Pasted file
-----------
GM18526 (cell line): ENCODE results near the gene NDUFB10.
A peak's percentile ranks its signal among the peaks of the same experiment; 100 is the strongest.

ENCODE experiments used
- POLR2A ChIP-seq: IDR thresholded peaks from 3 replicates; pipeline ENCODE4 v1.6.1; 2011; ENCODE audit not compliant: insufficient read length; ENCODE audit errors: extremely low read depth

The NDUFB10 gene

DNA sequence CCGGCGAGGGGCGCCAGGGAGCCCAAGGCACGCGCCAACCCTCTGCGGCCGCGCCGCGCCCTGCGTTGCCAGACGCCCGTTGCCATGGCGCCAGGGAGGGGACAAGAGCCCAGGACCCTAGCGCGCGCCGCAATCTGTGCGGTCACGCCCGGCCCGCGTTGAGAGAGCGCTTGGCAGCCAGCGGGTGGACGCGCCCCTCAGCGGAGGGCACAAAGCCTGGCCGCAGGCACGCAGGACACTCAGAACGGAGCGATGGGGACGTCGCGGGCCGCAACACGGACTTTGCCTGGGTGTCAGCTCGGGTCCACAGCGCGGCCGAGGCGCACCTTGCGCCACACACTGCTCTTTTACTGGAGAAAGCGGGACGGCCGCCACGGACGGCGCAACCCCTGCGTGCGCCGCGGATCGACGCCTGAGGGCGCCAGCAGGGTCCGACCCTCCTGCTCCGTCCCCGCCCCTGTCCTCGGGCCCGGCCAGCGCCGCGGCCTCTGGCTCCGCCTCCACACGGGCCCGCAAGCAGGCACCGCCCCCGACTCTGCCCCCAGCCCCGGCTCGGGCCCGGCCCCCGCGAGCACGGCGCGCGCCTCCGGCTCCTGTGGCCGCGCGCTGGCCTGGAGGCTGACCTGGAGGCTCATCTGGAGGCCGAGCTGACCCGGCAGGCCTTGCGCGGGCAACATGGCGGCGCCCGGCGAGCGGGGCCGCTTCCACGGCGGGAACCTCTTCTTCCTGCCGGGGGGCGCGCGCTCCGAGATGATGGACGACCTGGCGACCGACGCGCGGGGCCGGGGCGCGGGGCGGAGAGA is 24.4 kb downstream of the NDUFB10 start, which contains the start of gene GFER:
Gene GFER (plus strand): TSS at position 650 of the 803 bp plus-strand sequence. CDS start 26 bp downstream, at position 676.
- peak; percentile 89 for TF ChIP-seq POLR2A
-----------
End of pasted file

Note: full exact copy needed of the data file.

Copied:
GM18526 (cell line): ENCODE results near the gene NDUFB10.
A peak's percentile ranks its signal among the peaks of the same experiment; 100 is the strongest.

ENCODE experiments used
- POLR2A ChIP-seq: IDR thresholded peaks from 3 replicates; pipeline ENCODE4 v1.6.1; 2011; ENCODE audit not compliant: insufficient read length; ENCODE audit errors: extremely low read depth

The NDUFB10 gene

DNA sequence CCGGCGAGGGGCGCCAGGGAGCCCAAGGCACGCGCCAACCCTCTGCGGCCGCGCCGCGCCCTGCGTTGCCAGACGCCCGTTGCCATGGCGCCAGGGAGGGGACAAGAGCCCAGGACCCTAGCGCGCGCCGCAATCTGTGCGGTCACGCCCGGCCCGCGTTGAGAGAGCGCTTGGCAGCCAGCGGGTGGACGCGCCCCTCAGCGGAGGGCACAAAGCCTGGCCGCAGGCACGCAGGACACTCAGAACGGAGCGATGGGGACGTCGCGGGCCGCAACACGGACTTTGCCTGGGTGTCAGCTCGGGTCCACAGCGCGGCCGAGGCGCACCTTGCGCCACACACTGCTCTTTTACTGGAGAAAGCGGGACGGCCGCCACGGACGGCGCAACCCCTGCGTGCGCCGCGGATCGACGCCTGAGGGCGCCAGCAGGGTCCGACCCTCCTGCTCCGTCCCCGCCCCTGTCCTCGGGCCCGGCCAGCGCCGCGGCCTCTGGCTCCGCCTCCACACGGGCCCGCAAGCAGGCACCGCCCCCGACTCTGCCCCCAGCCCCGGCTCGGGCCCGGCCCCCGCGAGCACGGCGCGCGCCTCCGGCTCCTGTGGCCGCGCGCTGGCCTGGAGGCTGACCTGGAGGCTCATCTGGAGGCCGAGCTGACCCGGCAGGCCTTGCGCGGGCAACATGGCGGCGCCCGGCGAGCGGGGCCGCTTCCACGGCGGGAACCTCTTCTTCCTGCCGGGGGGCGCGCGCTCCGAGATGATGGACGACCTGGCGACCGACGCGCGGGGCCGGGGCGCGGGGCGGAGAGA is 24.4 kb downstream of the NDUFB10 start, which contains the start of gene GFER:
Gene GFER (plus strand): TSS at position 650 of the 803 bp plus-strand sequence. CDS start 26 bp downstream, at position 676.
- peak; percentile 89 for TF ChIP-seq POLR2A